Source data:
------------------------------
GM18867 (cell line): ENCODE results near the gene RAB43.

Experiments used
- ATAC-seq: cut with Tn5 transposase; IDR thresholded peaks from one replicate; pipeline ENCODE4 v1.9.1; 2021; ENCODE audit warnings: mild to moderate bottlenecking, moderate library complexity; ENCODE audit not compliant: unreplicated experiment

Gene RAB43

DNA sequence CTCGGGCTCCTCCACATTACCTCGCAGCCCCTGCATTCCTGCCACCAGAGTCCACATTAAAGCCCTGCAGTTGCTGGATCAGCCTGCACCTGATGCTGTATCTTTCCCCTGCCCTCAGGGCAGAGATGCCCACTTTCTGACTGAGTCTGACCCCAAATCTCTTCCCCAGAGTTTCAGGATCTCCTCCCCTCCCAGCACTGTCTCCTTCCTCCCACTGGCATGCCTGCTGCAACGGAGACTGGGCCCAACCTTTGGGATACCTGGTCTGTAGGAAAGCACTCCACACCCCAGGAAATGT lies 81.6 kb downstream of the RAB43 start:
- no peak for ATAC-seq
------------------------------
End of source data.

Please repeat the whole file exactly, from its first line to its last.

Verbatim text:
GM18867 (cell line): ENCODE results near the gene RAB43.

Experiments used
- ATAC-seq: cut with Tn5 transposase; IDR thresholded peaks from one replicate; pipeline ENCODE4 v1.9.1; 2021; ENCODE audit warnings: mild to moderate bottlenecking, moderate library complexity; ENCODE audit not compliant: unreplicated experiment

Gene RAB43

DNA sequence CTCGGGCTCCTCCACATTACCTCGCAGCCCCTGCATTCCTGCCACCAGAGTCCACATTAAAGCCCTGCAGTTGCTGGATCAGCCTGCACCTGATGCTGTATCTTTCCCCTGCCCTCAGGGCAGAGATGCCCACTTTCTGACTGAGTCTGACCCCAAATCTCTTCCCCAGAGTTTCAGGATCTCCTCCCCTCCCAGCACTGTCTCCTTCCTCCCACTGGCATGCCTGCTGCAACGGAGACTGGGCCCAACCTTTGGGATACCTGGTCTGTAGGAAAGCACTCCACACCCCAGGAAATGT lies 81.6 kb downstream of the RAB43 start:
- no peak for ATAC-seq